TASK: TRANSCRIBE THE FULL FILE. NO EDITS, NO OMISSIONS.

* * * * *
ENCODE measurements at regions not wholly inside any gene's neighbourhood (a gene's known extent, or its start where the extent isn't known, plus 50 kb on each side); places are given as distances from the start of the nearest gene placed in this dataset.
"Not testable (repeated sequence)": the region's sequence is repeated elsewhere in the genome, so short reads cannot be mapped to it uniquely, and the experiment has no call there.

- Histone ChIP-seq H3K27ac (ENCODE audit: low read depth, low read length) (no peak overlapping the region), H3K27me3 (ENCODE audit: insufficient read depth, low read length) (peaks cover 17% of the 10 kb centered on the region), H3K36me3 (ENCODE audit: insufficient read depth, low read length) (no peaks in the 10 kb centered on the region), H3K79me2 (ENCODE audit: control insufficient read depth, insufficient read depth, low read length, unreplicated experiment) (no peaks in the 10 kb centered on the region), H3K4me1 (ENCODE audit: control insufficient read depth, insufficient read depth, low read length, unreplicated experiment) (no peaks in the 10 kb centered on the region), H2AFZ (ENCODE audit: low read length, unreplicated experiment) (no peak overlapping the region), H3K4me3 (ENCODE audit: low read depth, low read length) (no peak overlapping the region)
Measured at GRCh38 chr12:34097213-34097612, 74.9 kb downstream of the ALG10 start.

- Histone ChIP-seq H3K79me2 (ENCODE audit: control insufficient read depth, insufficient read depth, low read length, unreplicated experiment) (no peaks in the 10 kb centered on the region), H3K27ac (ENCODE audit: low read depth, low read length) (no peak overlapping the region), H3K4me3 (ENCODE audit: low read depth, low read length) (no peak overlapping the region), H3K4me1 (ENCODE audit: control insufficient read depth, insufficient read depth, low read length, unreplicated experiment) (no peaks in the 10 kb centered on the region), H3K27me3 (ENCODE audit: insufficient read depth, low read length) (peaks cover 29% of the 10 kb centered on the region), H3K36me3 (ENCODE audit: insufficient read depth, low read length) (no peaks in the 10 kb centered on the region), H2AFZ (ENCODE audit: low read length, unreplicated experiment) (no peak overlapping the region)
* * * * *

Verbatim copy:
ENCODE measurements at regions not wholly inside any gene's neighbourhood (a gene's known extent, or its start where the extent isn't known, plus 50 kb on each side); places are given as distances from the start of the nearest gene placed in this dataset.
"Not testable (repeated sequence)": the region's sequence is repeated elsewhere in the genome, so short reads cannot be mapped to it uniquely, and the experiment has no call there.

- Histone ChIP-seq H3K27ac (ENCODE audit: low read depth, low read length) (no peak overlapping the region), H3K27me3 (ENCODE audit: insufficient read depth, low read length) (peaks cover 17% of the 10 kb centered on the region), H3K36me3 (ENCODE audit: insufficient read depth, low read length) (no peaks in the 10 kb centered on the region), H3K79me2 (ENCODE audit: control insufficient read depth, insufficient read depth, low read length, unreplicated experiment) (no peaks in the 10 kb centered on the region), H3K4me1 (ENCODE audit: control insufficient read depth, insufficient read depth, low read length, unreplicated experiment) (no peaks in the 10 kb centered on the region), H2AFZ (ENCODE audit: low read length, unreplicated experiment) (no peak overlapping the region), H3K4me3 (ENCODE audit: low read depth, low read length) (no peak overlapping the region)
Measured at GRCh38 chr12:34097213-34097612, 74.9 kb downstream of the ALG10 start.

- Histone ChIP-seq H3K79me2 (ENCODE audit: control insufficient read depth, insufficient read depth, low read length, unreplicated experiment) (no peaks in the 10 kb centered on the region), H3K27ac (ENCODE audit: low read depth, low read length) (no peak overlapping the region), H3K4me3 (ENCODE audit: low read depth, low read length) (no peak overlapping the region), H3K4me1 (ENCODE audit: control insufficient read depth, insufficient read depth, low read length, unreplicated experiment) (no peaks in the 10 kb centered on the region), H3K27me3 (ENCODE audit: insufficient read depth, low read length) (peaks cover 29% of the 10 kb centered on the region), H3K36me3 (ENCODE audit: insufficient read depth, low read length) (no peaks in the 10 kb centered on the region), H2AFZ (ENCODE audit: low read length, unreplicated experiment) (no peak overlapping the region)